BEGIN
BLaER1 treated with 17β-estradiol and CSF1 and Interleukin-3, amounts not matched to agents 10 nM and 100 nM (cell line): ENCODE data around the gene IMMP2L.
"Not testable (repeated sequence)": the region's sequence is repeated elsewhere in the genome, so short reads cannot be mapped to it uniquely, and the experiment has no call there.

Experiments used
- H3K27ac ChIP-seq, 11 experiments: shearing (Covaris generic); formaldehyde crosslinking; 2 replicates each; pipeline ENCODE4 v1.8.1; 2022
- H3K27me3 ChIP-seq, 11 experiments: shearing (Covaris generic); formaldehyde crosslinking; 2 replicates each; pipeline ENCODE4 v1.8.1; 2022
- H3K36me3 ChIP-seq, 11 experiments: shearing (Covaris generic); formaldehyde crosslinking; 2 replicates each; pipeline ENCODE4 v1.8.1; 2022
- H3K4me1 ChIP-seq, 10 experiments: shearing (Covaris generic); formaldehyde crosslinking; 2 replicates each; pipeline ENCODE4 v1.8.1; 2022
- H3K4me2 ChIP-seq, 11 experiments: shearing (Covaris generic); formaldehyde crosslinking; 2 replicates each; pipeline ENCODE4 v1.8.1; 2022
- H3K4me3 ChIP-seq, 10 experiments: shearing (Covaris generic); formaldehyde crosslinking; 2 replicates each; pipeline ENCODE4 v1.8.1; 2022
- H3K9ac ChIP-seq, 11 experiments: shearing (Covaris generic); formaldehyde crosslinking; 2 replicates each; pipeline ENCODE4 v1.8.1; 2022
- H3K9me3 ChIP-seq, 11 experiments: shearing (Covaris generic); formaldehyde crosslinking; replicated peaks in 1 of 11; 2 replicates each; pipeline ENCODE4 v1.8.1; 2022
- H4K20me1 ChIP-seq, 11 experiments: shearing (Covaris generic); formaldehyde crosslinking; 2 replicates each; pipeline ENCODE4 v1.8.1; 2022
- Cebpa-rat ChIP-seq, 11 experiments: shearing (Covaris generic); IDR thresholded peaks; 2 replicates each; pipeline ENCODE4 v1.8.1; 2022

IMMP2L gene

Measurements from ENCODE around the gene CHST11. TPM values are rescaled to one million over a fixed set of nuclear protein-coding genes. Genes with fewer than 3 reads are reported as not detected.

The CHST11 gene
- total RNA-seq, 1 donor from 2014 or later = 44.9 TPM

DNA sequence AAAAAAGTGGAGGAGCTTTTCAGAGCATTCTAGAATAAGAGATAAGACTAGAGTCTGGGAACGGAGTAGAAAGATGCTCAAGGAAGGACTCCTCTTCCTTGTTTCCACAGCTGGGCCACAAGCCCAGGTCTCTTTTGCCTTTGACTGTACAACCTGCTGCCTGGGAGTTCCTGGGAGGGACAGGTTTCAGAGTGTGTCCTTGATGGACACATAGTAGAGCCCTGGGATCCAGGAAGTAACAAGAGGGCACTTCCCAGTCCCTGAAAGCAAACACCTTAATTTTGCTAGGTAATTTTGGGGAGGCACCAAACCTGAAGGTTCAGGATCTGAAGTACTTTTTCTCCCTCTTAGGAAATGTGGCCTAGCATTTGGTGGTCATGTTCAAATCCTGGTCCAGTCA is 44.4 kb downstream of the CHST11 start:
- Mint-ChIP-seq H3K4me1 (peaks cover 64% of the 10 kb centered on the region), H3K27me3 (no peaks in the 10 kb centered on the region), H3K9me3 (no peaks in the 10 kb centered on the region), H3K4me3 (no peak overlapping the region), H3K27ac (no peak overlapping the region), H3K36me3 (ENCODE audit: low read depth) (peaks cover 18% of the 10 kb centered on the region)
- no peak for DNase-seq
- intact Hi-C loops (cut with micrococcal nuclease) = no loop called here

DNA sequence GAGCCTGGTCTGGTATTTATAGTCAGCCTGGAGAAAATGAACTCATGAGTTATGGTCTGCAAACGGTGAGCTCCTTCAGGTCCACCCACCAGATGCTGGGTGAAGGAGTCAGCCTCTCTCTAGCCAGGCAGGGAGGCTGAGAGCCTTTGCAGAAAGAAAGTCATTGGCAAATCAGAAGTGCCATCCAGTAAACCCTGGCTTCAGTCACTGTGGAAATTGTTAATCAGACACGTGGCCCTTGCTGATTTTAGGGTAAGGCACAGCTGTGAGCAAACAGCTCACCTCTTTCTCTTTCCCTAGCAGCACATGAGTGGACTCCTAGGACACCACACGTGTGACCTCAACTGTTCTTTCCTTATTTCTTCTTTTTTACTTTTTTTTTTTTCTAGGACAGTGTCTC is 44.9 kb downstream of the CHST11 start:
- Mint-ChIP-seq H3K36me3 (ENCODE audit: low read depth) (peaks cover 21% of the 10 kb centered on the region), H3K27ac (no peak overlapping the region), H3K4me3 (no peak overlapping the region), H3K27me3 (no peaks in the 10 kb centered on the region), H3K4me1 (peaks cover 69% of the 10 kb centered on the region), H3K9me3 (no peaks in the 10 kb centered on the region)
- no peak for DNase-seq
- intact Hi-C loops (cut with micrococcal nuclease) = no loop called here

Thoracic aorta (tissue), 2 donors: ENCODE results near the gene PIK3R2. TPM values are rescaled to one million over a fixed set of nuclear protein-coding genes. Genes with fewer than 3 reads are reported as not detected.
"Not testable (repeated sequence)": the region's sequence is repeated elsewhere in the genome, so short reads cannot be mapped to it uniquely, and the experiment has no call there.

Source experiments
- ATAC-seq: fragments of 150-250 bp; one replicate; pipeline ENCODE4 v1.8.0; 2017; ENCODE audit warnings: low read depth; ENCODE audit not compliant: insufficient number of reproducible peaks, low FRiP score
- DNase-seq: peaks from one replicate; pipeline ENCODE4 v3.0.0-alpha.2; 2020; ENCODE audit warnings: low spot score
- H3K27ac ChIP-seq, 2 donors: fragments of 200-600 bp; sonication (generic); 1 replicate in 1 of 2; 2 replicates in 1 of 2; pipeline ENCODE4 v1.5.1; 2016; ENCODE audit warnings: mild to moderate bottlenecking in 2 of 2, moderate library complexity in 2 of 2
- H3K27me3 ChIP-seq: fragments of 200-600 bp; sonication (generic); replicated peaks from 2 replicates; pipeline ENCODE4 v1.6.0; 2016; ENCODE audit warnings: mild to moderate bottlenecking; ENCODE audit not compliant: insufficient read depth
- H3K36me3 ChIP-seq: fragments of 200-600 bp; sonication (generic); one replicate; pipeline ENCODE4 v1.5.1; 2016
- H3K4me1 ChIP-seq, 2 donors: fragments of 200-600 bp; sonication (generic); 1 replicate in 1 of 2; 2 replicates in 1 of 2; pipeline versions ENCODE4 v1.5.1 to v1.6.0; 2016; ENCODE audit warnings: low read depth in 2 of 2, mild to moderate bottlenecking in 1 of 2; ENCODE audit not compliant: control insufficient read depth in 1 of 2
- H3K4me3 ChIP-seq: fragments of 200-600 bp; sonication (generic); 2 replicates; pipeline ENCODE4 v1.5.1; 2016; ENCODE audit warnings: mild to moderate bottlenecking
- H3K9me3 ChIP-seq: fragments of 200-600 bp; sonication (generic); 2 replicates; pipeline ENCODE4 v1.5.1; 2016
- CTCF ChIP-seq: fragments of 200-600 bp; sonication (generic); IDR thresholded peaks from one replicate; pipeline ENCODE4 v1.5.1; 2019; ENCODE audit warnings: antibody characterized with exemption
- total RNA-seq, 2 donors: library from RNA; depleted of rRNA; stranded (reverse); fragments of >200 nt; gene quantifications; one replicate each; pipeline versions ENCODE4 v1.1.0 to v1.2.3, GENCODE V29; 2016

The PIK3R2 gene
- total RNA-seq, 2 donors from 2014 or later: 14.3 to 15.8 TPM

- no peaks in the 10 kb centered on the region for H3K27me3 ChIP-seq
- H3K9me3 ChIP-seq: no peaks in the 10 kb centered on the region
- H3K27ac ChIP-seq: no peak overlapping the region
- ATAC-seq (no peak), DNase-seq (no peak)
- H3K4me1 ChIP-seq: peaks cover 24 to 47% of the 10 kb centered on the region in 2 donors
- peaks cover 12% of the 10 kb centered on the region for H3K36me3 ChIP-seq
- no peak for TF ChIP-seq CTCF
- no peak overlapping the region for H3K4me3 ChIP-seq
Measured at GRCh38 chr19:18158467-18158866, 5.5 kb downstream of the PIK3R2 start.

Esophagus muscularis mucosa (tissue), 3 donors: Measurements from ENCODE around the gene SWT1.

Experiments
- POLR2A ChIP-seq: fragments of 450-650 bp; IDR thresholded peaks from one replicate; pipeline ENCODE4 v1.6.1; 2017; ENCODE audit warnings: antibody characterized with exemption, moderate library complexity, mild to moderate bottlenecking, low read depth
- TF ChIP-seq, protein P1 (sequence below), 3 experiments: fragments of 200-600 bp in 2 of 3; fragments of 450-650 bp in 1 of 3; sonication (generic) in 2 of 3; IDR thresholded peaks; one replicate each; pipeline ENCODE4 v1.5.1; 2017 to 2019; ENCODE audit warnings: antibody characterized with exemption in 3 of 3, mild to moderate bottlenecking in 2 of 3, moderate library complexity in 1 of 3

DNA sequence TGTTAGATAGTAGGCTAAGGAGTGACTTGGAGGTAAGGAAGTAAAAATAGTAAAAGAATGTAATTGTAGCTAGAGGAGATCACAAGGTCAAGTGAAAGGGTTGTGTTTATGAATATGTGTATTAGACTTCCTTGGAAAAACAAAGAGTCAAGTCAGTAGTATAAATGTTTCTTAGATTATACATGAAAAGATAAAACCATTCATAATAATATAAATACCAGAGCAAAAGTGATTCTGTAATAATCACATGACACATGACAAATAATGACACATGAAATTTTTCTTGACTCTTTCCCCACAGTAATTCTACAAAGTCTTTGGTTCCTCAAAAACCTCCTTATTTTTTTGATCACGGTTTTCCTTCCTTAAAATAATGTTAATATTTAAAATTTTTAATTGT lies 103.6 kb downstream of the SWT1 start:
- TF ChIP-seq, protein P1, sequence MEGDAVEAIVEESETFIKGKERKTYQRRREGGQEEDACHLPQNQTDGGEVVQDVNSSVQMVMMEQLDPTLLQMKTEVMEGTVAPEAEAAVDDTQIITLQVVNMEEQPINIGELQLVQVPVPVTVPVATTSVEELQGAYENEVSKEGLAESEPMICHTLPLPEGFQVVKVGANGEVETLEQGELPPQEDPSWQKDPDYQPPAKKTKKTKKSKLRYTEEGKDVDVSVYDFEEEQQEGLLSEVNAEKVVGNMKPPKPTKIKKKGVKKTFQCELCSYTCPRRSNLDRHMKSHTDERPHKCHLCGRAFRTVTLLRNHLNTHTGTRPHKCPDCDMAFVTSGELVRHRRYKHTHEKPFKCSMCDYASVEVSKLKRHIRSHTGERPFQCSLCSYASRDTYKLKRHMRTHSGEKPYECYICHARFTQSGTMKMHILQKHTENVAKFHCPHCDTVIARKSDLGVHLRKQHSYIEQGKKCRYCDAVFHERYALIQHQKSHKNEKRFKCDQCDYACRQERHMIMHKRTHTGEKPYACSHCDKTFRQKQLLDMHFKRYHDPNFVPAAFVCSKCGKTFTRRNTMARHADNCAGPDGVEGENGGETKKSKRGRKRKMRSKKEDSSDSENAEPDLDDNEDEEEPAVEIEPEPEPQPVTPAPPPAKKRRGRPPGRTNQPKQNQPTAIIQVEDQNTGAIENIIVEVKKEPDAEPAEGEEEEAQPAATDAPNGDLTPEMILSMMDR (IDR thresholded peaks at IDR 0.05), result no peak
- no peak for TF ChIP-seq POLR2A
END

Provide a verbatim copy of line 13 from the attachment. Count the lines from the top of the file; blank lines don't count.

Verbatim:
- Cebpa-rat ChIP-seq, 11 experiments: shearing (Covaris generic); IDR thresholded peaks; 2 replicates each; pipeline ENCODE4 v1.8.1; 2022